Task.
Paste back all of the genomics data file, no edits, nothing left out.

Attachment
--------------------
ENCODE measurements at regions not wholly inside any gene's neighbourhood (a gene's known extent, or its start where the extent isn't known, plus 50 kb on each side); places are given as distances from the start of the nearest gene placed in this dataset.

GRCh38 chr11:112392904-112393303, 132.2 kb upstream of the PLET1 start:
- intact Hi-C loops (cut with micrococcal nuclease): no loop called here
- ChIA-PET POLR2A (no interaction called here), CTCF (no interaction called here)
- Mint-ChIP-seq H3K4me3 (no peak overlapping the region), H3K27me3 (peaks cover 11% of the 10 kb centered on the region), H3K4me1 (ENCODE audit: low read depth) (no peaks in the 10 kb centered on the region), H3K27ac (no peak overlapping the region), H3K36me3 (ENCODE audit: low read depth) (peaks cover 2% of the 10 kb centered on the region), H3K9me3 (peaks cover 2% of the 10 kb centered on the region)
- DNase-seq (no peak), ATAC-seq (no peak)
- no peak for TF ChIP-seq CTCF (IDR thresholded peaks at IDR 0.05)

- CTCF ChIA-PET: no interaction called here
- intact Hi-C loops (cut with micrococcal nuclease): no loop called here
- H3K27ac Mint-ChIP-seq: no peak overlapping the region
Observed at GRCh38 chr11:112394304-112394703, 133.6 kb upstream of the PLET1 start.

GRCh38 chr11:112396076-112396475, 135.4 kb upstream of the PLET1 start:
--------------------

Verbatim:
ENCODE measurements at regions not wholly inside any gene's neighbourhood (a gene's known extent, or its start where the extent isn't known, plus 50 kb on each side); places are given as distances from the start of the nearest gene placed in this dataset.

GRCh38 chr11:112392904-112393303, 132.2 kb upstream of the PLET1 start:
- intact Hi-C loops (cut with micrococcal nuclease): no loop called here
- ChIA-PET POLR2A (no interaction called here), CTCF (no interaction called here)
- Mint-ChIP-seq H3K4me3 (no peak overlapping the region), H3K27me3 (peaks cover 11% of the 10 kb centered on the region), H3K4me1 (ENCODE audit: low read depth) (no peaks in the 10 kb centered on the region), H3K27ac (no peak overlapping the region), H3K36me3 (ENCODE audit: low read depth) (peaks cover 2% of the 10 kb centered on the region), H3K9me3 (peaks cover 2% of the 10 kb centered on the region)
- DNase-seq (no peak), ATAC-seq (no peak)
- no peak for TF ChIP-seq CTCF (IDR thresholded peaks at IDR 0.05)

- CTCF ChIA-PET: no interaction called here
- intact Hi-C loops (cut with micrococcal nuclease): no loop called here
- H3K27ac Mint-ChIP-seq: no peak overlapping the region
Observed at GRCh38 chr11:112394304-112394703, 133.6 kb upstream of the PLET1 start.

GRCh38 chr11:112396076-112396475, 135.4 kb upstream of the PLET1 start: